Amazon.com Inc. is dropping the price on its Kindle e-reader, but the change comes with a trade-off: On-screen ads, reports the Associated Press. The online retailer was set to announce Tuesday that the new Kindle with Special Offers will cost $114–$25 less than the currently lowest-priced Kindle–and include advertisements on the bottom of the device’s home page and on its screen savers. Seattle-based Amazon will start shipping the newest Kindle on May 3, and it will also be sold in Target and Best Buy stores on that date……Read More
The federal government will help schools and colleges using eReaders such as the Amazon Kindle to comply with laws giving students with disabilities equal access to emerging education technologies, officials announced.
The Departments of Education and Justice stressed the responsibility of colleges and universities to use accessible eReaders in a letter published June 29, after more than a year of complaints from low-sighted and blind students attending colleges that have piloted eReader programs.
Many eReaders have a text-to-speech function that reads words aloud, but the devices lack menus that people who are blind or have low vision can navigate.…Read More
There are more than 20 million college students in America, and more than 50 percent will not graduate. The No. 1 reason contributing to student dropout rates is a lack of engagement. The billion-dollar question for our education system is: How do we motivate and stimulate students to take a more proactive role in their academic success?
An obvious starting point might be the environments in which we know today’s students are currently engaged, all day, every day—social networks. To date, a significant chasm has existed between students’ interactive, stimulating experiences with social media and the reality of their “low-tech” classrooms.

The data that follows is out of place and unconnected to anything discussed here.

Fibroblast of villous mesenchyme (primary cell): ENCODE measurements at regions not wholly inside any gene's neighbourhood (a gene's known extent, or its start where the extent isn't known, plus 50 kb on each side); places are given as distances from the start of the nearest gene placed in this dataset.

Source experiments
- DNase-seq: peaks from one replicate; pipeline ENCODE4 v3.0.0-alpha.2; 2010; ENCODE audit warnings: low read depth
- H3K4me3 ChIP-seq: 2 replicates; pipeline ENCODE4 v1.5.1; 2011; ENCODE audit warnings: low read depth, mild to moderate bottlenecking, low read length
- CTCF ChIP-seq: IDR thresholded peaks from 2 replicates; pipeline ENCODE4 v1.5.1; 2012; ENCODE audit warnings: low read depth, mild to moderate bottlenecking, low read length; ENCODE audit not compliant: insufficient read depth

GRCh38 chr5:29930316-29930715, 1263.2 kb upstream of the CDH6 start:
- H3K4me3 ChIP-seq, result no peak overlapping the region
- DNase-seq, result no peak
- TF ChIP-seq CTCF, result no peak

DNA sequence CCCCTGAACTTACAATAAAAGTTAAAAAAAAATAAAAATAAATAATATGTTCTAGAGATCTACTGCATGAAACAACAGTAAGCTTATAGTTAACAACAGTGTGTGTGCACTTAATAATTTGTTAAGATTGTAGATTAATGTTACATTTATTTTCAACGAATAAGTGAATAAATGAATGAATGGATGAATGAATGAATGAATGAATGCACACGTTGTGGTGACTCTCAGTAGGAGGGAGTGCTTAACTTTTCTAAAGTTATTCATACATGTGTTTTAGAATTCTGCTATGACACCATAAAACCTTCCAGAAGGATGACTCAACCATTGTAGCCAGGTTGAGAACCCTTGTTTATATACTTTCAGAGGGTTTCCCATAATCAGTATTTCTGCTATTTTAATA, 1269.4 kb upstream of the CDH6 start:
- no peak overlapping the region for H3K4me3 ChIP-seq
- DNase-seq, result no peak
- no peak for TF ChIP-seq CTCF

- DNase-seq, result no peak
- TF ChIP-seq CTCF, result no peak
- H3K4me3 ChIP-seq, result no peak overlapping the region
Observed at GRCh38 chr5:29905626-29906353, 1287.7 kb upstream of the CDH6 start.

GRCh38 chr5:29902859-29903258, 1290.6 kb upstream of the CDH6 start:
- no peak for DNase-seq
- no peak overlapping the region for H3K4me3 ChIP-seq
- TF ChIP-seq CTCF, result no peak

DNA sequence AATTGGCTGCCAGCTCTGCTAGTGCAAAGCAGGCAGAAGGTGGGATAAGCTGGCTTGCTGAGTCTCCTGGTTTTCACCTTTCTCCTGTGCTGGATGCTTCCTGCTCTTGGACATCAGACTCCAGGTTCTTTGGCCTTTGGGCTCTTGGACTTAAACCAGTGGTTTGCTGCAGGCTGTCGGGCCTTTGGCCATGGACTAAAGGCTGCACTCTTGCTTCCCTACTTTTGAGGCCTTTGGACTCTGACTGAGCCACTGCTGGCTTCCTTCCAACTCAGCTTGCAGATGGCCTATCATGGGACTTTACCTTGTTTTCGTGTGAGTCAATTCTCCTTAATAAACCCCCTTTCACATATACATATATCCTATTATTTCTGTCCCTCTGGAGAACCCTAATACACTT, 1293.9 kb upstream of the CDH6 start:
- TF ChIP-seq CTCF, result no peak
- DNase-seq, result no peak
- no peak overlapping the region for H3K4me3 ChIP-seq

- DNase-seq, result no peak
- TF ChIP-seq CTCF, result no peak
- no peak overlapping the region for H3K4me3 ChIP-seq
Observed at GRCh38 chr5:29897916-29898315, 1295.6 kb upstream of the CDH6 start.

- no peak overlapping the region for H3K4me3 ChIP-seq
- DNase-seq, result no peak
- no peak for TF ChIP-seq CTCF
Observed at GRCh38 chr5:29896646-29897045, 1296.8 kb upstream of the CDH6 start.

Of course, there are exceptions, but on the whole, the education system isn’t yet capitalizing on the social networking and Web 2.0 tools that keep today’s digital natives motivated. It’s time to unleash that potential.…Read More
With the impending arrival of digital books on the Apple iPad and feverish negotiations with Amazon.com over e-book prices, publishers have managed to take some control–at least temporarily–of how much consumers pay for their content, reports the New York Times. Now, as publishers enter discussions with the Web giant Google about its plan to sell digital versions of new books direct to consumers, they have a little more leverage than just a few weeks ago–at least when it comes to determining how Google will pay publishers for those e-books and how much consumers will pay for them.
Google has been talking about entering the direct eBook market, through a program it calls Google Editions, for nearly a year. But in early discussions with publishers, Google had proposed giving them a 63 percent cut of the suggested retail price, and allowing consumers to print copies of the digital books and cut and paste segments. After Apple unveiled the iPad last month, publishers indicated that Apple would give them 70 percent of the consumer price, which publishers would set.
According to several publishers who have been talking to Google, the book companies had balked at what they saw as Google’s less generous terms, and basically viewed printing and cut-and-paste as deal breakers……Read More
Barnes & Noble, the country’s largest book-selling chain, said that its Nook electronic reading device would be available for purchase in its stores starting Wednesday, reports The New York Times.
The Nook, which has been selling through Barnes & Noble’s Web site since late November, has only been seen in demonstration form in bookstores. Analysts had originally said that one of Barnes & Noble’s competitive advantages against Amazon.com’s Kindle device was that the bookstore had physical outlets through which it could sell the Nook.
Barnes & Noble sold out of its initial supply of Nooks before the holiday season, citing higher than expected demand.…Read More